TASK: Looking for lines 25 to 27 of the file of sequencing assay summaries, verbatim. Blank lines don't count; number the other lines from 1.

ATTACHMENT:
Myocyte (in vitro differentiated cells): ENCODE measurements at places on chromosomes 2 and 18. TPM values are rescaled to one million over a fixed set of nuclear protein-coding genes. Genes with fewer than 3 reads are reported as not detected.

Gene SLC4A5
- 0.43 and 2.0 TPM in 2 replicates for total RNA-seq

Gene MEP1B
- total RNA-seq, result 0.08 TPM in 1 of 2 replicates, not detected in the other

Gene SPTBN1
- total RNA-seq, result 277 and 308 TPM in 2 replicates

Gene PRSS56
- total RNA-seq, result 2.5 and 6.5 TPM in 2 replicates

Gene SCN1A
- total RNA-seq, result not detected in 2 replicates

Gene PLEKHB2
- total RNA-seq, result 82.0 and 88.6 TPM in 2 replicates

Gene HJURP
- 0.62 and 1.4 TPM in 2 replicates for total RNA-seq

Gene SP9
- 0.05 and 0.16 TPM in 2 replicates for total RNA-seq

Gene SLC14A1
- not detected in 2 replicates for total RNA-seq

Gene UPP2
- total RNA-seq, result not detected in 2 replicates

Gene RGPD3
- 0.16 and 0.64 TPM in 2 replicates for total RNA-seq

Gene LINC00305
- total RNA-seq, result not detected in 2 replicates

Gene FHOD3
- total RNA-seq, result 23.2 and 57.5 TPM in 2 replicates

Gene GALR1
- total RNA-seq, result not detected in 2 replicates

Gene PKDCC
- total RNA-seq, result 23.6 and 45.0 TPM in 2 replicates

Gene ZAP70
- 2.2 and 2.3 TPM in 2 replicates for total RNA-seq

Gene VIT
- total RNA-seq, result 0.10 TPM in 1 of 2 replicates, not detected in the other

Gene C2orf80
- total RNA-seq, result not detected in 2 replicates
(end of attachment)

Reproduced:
- total RNA-seq, result not detected in 2 replicates

Gene FHOD3
- total RNA-seq, result 23.2 and 57.5 TPM in 2 replicates